And this is why I love milk paint ...

Dresser painted in Miss Mustard Seed's Milk Paint in Tricycle

Sometimes I feel like I repeat myself over and over talking about how I painted something. So, the end of this blog post will contain a quick "how to" because quite frankly I bore myself and I must bore some of you! 

Dresser painted in Miss Mustard Seed's Milk Paint in Tricycle

I am working on the final touches around my shop and of course I want it to be super cozy. I believe that you can't go wrong decorating with old books so I have been trying to find places to "stash" my collection. The salvaged wood shelf in the top of this picture was the perfect spot. It really cozies up this little corner.

Are you wondering about the old bed spring in the background? I scored it at the Habitat for Humanity ReStore for $10 and I will eventually find a purpose for it. 

Dresser painted in Miss Mustard Seed's Milk Paint in Tricycle

The top of this dresser is painted in Miss Mustard Seed's Milk paint in Curio and the rest is painted in Tricycle.

Dresser painted in Miss Mustard Seed's Milk Paint in Tricycle

And this is why I love milk paint so much! Although the results are sometimes a little unpredictable, each and every time I use milk paint I love the results! The texture on this dresser is nothing short of spectacular.

Of course I can't take credit for that, the milk paint did just did it's "thing" and decided to randomly crackle, creating the most beautiful textures.

Dresser painted in Miss Mustard Seed's Milk Paint in Tricycle
Dresser painted in Miss Mustard Seed's Milk Paint in Tricycle

In some areas the red is more vibrant than other areas. In the spots on the dresser where it was scuffed or scratched down to the raw wood (light coloured), the red is more vibrant. In the spots where the dresser was still dark brown the red is much darker. Personally, I love the variations on the red, but if you wanted the red to be consistent throughout, you could use Miss Mustard Seed's Antiquing Wax to tone down the brighter areas. I decided to just go with it.

Dresser painted in Miss Mustard Seed's Milk Paint in Tricycle

If you know me, you are well aware that I love anything old and tattered. You know, things that tell a story. I wonder what was kept in this well worn leather box? I think it must have contained love letters, don't you? I'm going with that story. I love a good romance.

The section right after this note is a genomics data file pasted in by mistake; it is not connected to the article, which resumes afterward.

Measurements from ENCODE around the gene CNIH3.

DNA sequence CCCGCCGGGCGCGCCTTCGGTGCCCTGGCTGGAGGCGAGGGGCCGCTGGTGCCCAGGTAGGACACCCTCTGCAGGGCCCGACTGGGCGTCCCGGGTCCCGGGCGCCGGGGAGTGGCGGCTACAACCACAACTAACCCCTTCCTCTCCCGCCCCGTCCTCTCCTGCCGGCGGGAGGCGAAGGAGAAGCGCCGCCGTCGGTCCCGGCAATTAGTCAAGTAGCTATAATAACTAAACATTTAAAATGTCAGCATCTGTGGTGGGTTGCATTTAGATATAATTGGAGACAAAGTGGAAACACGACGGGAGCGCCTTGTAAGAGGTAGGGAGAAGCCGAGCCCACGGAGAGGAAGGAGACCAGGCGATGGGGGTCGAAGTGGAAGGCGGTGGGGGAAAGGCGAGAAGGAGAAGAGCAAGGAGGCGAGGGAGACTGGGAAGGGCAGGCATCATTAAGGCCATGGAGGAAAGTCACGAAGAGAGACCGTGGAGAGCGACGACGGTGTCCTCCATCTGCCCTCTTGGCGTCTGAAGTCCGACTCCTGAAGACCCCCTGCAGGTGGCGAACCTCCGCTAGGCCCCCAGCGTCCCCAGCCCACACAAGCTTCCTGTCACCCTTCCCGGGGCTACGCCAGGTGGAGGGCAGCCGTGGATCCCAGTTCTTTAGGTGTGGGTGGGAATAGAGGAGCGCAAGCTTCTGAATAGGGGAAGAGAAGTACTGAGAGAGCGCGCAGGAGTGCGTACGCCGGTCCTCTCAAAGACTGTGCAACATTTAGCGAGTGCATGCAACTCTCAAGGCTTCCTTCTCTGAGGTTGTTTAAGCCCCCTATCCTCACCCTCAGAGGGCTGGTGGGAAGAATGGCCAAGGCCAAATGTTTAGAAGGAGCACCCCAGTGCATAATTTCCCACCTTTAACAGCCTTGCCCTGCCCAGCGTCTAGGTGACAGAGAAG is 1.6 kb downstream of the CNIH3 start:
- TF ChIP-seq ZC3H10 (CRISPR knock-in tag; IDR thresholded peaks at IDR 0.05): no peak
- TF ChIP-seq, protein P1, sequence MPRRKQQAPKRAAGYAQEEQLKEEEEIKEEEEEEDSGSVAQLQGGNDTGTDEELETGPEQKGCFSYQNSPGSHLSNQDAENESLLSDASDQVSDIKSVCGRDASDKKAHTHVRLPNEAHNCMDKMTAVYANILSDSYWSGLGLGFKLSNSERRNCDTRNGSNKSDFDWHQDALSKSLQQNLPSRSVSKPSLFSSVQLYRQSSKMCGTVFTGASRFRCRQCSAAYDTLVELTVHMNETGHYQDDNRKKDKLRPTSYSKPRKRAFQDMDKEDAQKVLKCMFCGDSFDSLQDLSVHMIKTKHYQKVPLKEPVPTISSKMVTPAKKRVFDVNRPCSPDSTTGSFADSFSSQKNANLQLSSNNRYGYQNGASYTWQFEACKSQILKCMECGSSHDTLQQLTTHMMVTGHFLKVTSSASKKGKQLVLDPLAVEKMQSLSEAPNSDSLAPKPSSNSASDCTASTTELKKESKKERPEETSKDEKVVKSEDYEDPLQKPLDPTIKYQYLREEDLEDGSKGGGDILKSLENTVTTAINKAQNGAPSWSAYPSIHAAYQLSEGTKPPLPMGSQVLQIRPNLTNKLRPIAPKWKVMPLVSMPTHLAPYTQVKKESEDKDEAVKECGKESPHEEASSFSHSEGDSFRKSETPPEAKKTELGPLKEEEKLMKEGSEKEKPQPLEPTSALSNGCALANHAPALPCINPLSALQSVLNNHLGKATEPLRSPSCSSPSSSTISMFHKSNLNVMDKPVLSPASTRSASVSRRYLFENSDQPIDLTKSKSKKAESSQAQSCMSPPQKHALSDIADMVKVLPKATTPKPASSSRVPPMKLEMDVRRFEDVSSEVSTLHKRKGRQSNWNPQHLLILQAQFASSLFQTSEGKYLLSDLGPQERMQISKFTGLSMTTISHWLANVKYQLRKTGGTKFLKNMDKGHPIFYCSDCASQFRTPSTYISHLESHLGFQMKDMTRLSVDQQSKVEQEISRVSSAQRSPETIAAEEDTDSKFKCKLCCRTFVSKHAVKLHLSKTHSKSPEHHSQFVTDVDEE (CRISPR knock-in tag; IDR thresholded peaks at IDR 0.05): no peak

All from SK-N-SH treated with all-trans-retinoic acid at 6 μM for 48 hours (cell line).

Vintage leather box
Before and after photos - Dresser painted in Miss Mustard Seed's Milk Paint in Tricycle

Here's the before and after shot! One of the original knobs was missing, so I stole four knobs off another dresser and used four of the original knobs. It's a cycle - stealing knobs from one piece of furniture to use on another piece. Hah! I knew being a furniture hoarder was a good thing! 

Products used for this project:

Miss Mustard Seed's Wax Puck

Miss Mustard Seed's Milk Paint in Tricycle and Curio

Miss Mustard Seed's Bond Agent

Miss Mustard Seed's Hemp Oil

100 grit and 220 grit sandpaper

How to:

Before painting, I lightly sanded the entire dresser with 100 grit sandpaper to knock down the shiny spots and then wiped off the dust. I then applied the Wax Puck to the areas there I wanted to distress easily once it was painted.

The top of the dresser was painted in Curio. I did not use bonding agent because the top was sanded down to the raw wood (by the previous owner). One coat of Curio (mixed quite thick) was all I used.

The rest of the dresser was painted in Tricycle mixed with Bonding Agent. I painted two coats and liked that some of the dark brown still showed through, so I called it quits!

The entire dresser was then sanded with 220 grit sandpaper. In some areas I sanded a little heavier to distress it. I then used a shop vac to remove the dust. 

I then applied one coat of Hemp Oil.

Before photo of hutch painted in Fusion Mineral Paint

My helper, Gillian, just finished painting her first huge piece of furniture. It turned out amazing! This is the before shot and I am anxious to show you the after shot. Coming soon ...

Posted on September 2, 2015 and filed under milk paint.